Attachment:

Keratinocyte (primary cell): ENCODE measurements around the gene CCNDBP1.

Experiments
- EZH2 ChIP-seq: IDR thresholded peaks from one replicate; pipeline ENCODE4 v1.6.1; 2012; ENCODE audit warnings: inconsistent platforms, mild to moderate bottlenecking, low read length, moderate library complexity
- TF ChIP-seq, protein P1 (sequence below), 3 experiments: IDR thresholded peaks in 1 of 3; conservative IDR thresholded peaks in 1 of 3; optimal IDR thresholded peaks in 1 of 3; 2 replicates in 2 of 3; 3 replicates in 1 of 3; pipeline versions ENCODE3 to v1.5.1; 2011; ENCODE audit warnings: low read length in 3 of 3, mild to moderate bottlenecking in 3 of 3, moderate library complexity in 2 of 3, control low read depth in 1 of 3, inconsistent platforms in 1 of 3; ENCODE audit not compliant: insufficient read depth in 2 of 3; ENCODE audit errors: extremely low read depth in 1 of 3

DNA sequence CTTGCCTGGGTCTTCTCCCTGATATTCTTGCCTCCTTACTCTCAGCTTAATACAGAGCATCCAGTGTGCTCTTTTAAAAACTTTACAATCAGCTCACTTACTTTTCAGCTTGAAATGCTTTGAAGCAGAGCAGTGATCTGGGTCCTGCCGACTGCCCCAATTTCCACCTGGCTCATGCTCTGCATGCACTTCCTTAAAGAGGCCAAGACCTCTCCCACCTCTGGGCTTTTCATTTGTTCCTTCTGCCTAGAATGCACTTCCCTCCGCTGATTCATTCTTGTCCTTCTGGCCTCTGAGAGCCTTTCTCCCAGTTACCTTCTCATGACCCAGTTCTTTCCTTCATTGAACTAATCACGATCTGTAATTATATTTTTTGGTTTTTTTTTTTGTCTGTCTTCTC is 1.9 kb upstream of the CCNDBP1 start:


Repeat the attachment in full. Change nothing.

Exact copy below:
Keratinocyte (primary cell): ENCODE measurements around the gene CCNDBP1.

Experiments
- EZH2 ChIP-seq: IDR thresholded peaks from one replicate; pipeline ENCODE4 v1.6.1; 2012; ENCODE audit warnings: inconsistent platforms, mild to moderate bottlenecking, low read length, moderate library complexity
- TF ChIP-seq, protein P1 (sequence below), 3 experiments: IDR thresholded peaks in 1 of 3; conservative IDR thresholded peaks in 1 of 3; optimal IDR thresholded peaks in 1 of 3; 2 replicates in 2 of 3; 3 replicates in 1 of 3; pipeline versions ENCODE3 to v1.5.1; 2011; ENCODE audit warnings: low read length in 3 of 3, mild to moderate bottlenecking in 3 of 3, moderate library complexity in 2 of 3, control low read depth in 1 of 3, inconsistent platforms in 1 of 3; ENCODE audit not compliant: insufficient read depth in 2 of 3; ENCODE audit errors: extremely low read depth in 1 of 3

DNA sequence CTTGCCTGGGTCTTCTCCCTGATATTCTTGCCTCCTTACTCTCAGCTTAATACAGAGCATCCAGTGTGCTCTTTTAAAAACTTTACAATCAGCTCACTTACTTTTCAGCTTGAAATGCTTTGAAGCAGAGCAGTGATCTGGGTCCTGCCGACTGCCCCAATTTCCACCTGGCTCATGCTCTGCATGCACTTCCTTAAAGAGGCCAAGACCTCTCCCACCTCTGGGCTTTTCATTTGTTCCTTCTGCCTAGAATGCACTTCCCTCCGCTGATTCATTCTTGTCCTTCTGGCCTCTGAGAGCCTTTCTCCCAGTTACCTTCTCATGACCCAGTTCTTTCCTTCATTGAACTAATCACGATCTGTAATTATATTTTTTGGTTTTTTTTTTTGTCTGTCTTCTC is 1.9 kb upstream of the CCNDBP1 start: